By Barbara Plett
BBC News, South Waziristan
The Pakistani army says local tribes have expelled foreign fighters from part of the remote border region near the town of Wana close to Afghanistan.
There are many militants in the tribal areas
It brought journalists to an area of South Waziristan to back up its claim after weeks of fighting there between Pashtun tribesmen and Uzbek militants.
But there was no way of independently verifying the claims.
Pakistan is under pressure from the West to remove al-Qaeda and Taleban activists from the area.
The army general in charge of South Waziristan told us that tribal fighters had cleared the Uzbeks out of the valleys surrounding the main town of Wana.
He said the foreign militants had been pushed back into the mountains on the Afghan border.
But reporters were not able to verify this by speaking to locals, and the former battlegrounds were only pointed out to them from an observation post.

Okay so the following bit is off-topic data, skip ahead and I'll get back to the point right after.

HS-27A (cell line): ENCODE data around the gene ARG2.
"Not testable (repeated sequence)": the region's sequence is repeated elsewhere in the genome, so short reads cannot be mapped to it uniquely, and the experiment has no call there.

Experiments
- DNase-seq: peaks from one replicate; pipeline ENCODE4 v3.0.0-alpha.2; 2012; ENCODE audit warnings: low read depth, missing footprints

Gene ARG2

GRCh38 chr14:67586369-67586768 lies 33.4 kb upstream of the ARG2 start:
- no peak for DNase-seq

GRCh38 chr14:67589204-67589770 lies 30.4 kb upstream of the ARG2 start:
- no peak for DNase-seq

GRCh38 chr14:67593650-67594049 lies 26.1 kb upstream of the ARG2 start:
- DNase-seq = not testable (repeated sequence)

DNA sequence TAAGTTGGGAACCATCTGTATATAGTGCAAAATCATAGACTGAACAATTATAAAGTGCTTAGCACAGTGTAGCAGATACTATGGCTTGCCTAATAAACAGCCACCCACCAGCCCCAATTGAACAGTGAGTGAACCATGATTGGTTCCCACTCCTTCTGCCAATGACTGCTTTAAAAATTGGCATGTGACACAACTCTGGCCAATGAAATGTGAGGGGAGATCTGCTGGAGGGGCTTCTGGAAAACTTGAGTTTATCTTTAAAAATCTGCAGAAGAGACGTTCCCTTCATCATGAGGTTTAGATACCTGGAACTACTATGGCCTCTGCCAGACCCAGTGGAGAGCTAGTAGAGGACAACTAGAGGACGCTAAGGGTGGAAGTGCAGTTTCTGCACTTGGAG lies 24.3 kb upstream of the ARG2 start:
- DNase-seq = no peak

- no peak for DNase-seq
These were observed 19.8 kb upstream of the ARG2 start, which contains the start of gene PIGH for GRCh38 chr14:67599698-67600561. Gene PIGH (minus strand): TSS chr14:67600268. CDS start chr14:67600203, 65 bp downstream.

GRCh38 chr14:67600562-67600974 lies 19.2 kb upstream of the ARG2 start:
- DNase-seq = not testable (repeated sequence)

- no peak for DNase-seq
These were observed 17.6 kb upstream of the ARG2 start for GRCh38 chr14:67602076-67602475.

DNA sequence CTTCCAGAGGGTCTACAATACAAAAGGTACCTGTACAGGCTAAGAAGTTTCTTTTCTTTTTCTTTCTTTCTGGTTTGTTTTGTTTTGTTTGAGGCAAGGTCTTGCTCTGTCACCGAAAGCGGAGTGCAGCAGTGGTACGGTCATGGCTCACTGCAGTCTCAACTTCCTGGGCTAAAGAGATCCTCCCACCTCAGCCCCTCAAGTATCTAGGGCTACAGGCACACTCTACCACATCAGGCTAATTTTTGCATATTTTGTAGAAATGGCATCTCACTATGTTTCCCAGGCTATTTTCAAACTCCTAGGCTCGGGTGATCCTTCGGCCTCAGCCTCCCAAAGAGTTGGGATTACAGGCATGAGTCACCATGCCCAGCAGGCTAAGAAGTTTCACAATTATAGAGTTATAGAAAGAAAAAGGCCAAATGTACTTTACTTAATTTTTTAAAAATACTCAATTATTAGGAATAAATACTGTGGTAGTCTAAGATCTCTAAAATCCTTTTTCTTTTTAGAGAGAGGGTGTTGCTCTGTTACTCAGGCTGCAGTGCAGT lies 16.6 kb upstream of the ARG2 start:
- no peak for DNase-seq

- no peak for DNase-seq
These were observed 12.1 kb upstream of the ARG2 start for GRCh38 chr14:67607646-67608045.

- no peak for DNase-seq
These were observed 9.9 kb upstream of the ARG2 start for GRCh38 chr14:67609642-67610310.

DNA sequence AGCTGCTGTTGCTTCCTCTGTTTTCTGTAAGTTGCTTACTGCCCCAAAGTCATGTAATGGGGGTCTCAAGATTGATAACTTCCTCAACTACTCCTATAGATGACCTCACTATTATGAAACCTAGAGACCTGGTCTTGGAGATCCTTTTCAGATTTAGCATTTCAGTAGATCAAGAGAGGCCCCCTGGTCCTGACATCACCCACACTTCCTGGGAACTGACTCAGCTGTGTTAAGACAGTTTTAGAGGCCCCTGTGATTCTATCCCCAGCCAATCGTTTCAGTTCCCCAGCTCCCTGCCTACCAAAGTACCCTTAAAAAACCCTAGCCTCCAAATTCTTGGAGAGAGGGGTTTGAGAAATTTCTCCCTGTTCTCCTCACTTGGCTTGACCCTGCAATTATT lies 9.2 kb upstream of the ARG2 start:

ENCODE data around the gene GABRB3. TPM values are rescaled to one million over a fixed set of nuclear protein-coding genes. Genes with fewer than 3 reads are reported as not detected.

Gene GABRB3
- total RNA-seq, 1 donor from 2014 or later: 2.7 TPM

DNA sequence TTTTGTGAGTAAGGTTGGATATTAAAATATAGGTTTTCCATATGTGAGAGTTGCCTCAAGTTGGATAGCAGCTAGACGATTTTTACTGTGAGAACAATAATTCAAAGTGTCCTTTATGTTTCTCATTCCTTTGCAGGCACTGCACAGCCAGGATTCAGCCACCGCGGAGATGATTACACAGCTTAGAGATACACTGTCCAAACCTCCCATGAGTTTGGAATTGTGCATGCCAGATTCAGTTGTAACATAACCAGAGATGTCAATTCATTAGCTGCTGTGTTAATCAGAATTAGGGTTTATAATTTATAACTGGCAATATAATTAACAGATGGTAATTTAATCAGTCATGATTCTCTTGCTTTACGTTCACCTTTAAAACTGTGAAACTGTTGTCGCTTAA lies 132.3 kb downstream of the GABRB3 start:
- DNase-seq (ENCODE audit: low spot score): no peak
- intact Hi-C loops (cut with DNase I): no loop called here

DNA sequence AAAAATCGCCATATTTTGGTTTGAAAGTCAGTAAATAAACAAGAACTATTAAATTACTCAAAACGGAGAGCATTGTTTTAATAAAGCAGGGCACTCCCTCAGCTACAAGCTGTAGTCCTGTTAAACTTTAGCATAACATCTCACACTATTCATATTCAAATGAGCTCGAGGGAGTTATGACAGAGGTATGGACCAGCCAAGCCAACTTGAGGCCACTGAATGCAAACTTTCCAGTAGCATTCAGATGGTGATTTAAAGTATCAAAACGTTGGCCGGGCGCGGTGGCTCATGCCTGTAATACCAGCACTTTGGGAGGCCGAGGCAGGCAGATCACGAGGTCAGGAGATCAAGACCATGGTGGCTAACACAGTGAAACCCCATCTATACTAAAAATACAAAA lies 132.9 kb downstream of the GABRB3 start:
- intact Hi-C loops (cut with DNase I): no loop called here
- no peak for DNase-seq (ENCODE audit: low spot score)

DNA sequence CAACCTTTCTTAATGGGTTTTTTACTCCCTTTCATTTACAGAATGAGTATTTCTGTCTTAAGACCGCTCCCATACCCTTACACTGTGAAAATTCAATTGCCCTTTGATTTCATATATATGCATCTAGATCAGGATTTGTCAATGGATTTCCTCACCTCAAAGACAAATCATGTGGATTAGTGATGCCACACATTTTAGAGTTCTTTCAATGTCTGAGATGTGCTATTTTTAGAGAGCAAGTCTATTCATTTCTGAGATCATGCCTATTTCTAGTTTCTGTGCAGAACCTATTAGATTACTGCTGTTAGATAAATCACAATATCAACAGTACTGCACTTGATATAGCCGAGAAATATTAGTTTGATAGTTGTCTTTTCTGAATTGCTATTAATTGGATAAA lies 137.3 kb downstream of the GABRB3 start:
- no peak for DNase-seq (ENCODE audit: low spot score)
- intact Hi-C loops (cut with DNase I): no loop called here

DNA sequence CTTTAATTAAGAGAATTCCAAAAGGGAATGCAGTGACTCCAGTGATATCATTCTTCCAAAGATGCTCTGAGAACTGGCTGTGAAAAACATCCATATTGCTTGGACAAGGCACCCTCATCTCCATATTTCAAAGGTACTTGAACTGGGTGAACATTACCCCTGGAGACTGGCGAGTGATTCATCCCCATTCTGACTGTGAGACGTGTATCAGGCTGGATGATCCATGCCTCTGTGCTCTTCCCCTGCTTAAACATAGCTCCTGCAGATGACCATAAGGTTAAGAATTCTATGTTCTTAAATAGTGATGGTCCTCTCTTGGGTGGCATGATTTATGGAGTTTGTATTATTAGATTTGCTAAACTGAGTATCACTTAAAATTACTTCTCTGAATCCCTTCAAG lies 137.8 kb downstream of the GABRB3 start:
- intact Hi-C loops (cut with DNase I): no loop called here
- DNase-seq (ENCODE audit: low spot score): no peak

Nor is it clear whether the fighting will decrease the infiltration of militants into Afghanistan, about which Nato is so concerned.
It was triggered by internal feuding and analysts say the Uzbeks are not directly linked to the either the Taleban or al-Qaeda and had little role in the Afghan insurgency.
The South Waziristan commander, Maj Gen Gul Mohammad, said ridding the region of foreign militants was possible only with tribal support.
Previous military operations failed because they had alienated the tribes.
The area is renowned for its inhospitable terrain
Now, he said, the tribesmen were ready to oust the foreign fighters, including those belonging to al-Qaeda and the Afghan Taleban.
But this is by no means clear.
Locals say the tribes went after the Uzbeks because of particular incidents.
Arabs allied with al-Qaeda are entrenched in the tribal areas, and they pay tribesmen good money for protection.
And the Afghan Taleban are not seen as foreign - they are Pashtuns, like the locals, and have a lot of support here for their insurgency in Afghanistan.